LONDON (Reuters) - British Prime Minister Gordon Brown has called on Pakistan to take tougher action against Al-Qaeda and step up its efforts to track down the group's leader, Osama bin Laden.
Brown said the efforts of British and coalition forces in Afghanistan to tackle the Taliban insurgency needed to be matched by more effective action by the Pakistan government and forces on their side of the border.
"Brown called President [Asif Ali] Zardari yesterday, he expressed support for what Pakistani forces are doing against the Pakistani Taliban, but said he wanted to see tougher action against the leadership of Al-Qaeda," a British official said.
The official said Pakistan's Prime Minister Yusuf Raza Gilani would be coming to London on December 3 to meet with Brown.
In television interviews today, Brown said that while progress had been made by Pakistani forces in South Waziristan, a bastion of the Pakistani Taliban, there were still big issues to deal with in the country.
"People are going to ask why, eight years after 2001, Osama bin Laden has never been near to being caught...and what can the Pakistan authorities do that is far more effective," he told Sky news.
"Al-Qaeda has a base in Pakistan, that base is still there that they are able to recruit from abroad," he said. "The Pakistan authorities must convince us that they are taking all the action that is necessary to deal with that threat."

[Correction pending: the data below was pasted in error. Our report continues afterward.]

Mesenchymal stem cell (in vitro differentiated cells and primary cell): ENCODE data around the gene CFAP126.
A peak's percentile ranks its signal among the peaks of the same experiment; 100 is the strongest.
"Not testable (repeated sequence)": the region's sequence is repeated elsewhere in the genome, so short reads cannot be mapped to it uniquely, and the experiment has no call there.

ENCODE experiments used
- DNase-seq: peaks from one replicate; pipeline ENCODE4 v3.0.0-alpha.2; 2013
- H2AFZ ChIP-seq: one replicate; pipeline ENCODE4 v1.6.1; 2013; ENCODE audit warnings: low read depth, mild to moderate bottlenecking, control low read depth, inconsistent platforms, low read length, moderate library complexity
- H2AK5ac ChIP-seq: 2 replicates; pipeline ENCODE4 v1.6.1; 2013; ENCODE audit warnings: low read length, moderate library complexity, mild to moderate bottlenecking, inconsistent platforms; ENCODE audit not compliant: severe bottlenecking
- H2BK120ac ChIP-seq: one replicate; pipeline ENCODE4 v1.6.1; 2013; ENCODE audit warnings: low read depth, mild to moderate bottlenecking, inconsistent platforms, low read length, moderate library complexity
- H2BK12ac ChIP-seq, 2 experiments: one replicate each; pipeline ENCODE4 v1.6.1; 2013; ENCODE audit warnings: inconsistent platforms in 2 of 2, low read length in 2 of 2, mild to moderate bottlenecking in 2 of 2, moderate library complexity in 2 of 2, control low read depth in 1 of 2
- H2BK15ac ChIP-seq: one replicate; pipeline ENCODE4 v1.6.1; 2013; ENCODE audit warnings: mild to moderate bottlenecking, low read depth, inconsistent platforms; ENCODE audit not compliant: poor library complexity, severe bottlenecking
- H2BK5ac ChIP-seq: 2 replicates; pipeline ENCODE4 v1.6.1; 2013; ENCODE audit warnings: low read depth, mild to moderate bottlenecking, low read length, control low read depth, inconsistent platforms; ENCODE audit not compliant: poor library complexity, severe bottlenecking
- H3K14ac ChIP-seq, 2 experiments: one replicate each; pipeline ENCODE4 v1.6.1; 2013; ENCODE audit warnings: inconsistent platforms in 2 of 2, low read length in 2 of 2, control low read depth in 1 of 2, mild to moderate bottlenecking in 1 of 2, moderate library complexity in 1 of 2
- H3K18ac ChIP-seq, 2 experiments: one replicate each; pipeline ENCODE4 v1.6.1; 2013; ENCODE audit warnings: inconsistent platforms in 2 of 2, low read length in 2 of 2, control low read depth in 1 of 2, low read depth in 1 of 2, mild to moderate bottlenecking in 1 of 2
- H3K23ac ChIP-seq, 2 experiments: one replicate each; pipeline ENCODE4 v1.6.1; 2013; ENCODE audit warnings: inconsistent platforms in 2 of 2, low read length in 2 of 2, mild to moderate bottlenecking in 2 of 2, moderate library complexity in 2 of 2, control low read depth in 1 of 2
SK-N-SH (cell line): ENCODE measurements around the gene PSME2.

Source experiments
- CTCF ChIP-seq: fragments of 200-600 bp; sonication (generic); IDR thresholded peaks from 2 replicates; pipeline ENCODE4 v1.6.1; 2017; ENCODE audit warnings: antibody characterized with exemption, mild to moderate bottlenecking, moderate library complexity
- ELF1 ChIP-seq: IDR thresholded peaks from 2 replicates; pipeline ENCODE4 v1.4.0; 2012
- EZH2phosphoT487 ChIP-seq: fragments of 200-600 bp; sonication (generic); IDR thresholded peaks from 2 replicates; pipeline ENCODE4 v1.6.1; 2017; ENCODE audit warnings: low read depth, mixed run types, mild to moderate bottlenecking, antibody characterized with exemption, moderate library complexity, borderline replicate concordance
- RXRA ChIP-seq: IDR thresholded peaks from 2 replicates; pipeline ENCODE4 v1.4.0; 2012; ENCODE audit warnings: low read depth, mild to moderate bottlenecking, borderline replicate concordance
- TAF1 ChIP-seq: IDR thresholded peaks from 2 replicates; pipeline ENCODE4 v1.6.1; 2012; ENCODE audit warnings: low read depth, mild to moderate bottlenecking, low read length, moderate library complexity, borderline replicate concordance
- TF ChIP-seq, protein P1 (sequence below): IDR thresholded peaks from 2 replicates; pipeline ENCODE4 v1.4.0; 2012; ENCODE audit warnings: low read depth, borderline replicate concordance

He also questioned why there had been no evidence to lead to the capture of bin Laden and his second in command Ayman al-Zawahiri, despite people in Pakistan knowing where they are.
His comments came as a U.S. report
criticized military leaders under former President George W. Bush for missing an opportunity to capture or kill bin Laden in 2001.
Brown, facing dwindling public backing at home for keeping British troops in Afghanistan, said the campaign to free British streets from terrorism must start from Pakistan, where, he said, three quarters of plots against British people were masterminded.
Speaking a day after offering to host a conference early next year to set out a timetable for transferring security responsibilities to Afghan forces from 2010, Brown reiterated comments that Britain wants to have trained 5,000 extra Afghan forces in Helmand Province by the end of next year.